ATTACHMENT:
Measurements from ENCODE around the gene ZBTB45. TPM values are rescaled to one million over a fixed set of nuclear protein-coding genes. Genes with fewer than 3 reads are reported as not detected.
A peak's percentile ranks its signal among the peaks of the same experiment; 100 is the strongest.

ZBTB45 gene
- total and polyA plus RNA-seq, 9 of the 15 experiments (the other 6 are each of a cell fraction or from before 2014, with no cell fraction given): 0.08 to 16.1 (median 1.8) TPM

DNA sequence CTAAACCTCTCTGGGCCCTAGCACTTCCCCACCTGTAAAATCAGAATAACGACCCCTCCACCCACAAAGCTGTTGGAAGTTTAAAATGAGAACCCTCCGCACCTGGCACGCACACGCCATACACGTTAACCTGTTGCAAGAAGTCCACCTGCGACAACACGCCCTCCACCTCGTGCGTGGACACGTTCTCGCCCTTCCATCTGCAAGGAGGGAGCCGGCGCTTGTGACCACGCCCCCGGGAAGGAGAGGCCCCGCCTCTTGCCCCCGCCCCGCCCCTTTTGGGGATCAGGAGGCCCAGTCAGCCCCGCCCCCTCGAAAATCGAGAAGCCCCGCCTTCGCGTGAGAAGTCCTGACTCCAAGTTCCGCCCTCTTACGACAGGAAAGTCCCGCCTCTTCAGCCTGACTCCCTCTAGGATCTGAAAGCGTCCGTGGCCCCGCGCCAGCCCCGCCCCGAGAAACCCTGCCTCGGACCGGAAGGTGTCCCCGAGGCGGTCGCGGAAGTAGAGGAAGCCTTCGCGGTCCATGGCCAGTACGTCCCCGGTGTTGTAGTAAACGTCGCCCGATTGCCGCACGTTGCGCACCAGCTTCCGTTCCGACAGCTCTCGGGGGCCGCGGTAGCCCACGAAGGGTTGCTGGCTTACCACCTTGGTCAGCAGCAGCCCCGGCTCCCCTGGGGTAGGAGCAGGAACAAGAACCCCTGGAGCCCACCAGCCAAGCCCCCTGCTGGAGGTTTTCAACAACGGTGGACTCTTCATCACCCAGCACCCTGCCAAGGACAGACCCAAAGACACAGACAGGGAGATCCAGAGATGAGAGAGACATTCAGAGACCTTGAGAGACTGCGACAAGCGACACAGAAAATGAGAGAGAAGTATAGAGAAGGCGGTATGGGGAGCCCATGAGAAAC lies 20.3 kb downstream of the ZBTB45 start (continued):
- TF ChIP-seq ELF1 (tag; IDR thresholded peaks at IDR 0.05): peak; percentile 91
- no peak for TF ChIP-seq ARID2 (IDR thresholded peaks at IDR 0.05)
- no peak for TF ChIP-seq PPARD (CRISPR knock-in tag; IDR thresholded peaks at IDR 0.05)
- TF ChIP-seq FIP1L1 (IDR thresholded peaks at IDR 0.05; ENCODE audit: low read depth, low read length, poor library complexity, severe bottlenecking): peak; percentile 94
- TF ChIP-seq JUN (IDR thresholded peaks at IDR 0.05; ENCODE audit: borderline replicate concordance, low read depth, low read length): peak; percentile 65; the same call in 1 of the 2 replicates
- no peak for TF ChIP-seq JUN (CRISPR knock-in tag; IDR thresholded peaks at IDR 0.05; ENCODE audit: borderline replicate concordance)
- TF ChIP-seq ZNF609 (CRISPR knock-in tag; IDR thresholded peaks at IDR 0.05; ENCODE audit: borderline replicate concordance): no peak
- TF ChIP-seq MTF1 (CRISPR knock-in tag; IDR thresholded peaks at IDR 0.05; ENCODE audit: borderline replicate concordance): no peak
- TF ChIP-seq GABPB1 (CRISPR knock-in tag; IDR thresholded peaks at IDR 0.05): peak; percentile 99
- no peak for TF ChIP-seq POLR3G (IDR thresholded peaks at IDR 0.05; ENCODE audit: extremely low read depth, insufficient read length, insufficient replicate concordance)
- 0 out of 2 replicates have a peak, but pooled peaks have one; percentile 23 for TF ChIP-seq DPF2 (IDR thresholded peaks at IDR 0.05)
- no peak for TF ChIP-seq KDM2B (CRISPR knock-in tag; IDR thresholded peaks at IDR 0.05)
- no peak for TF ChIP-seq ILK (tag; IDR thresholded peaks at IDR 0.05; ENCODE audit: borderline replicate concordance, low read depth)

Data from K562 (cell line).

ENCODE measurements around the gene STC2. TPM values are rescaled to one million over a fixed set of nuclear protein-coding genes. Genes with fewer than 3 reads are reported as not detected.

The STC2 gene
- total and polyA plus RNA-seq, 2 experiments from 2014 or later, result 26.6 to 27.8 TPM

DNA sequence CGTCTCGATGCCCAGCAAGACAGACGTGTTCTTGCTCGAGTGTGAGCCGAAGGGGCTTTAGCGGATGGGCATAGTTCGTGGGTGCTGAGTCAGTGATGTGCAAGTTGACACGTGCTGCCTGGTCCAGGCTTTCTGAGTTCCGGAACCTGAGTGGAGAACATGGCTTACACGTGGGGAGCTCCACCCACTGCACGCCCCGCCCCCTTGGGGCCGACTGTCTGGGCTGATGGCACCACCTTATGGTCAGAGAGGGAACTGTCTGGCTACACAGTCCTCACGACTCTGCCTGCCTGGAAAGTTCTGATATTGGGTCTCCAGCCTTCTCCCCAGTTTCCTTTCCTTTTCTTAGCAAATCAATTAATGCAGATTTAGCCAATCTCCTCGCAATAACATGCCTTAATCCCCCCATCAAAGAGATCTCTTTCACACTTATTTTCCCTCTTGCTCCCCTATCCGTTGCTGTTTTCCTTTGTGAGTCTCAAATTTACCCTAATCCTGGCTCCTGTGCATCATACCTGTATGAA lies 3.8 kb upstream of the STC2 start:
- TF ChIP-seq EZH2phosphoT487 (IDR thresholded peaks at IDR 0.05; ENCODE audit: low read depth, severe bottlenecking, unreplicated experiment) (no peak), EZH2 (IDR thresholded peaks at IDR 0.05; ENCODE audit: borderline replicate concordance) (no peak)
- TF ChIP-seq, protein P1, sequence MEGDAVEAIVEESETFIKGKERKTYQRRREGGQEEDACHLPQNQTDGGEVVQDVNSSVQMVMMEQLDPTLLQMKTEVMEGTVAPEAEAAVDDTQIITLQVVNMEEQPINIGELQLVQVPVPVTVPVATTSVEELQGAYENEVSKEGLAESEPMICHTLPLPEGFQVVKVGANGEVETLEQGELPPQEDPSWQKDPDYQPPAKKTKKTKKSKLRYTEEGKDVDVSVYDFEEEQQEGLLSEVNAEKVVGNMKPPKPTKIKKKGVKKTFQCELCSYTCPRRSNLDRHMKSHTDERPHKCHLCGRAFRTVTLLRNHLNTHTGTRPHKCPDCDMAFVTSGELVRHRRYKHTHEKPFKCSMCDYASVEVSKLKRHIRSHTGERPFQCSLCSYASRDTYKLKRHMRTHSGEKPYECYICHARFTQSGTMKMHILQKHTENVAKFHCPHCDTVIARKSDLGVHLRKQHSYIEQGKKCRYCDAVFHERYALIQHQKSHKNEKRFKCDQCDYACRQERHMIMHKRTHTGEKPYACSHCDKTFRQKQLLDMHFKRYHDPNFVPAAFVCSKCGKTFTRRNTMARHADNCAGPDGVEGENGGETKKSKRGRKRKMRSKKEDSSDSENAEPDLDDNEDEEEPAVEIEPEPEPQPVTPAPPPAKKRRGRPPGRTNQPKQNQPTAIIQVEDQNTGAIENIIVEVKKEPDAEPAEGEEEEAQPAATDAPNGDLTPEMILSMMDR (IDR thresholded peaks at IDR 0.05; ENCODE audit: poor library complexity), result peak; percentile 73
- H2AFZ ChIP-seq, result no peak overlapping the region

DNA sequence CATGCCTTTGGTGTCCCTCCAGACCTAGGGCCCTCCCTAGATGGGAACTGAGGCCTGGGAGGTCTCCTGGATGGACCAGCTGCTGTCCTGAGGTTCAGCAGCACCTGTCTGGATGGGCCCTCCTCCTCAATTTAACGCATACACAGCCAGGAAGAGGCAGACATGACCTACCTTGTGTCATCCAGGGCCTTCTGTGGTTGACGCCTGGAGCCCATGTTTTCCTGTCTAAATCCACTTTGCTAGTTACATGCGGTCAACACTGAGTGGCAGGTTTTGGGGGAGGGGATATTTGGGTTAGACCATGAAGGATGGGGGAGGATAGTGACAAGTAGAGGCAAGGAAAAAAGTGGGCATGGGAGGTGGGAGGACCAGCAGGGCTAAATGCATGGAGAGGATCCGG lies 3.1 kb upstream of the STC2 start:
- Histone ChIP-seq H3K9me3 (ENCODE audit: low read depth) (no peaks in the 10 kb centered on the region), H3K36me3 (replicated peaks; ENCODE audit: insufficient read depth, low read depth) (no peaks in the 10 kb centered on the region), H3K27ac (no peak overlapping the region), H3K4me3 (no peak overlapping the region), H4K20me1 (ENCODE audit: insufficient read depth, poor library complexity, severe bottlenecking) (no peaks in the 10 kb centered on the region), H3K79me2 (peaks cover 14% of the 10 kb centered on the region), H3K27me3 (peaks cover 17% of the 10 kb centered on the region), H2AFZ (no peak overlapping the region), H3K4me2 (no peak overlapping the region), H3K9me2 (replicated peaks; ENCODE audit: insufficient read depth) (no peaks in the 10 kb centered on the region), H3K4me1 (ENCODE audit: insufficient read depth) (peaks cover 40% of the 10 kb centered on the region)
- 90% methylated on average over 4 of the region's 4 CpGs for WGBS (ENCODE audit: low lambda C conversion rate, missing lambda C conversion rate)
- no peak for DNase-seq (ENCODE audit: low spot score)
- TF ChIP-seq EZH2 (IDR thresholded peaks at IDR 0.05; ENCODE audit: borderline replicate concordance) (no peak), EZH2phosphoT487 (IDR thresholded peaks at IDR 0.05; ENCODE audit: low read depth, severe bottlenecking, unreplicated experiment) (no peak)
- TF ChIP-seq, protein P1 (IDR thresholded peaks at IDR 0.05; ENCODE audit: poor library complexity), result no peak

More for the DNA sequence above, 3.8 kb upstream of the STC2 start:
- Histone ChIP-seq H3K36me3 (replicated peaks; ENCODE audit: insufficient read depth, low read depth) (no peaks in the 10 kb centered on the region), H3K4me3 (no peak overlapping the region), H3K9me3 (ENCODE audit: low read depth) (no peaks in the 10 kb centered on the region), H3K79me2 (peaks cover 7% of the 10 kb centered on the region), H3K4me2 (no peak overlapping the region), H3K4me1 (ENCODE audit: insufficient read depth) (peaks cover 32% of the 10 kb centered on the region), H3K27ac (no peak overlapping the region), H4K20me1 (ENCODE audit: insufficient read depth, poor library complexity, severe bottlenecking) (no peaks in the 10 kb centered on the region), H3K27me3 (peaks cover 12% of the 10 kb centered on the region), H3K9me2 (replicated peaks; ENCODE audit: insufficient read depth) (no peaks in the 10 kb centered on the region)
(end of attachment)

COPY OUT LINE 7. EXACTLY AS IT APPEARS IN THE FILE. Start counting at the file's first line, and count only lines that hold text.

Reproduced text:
- no peak for TF ChIP-seq ARID2 (IDR thresholded peaks at IDR 0.05)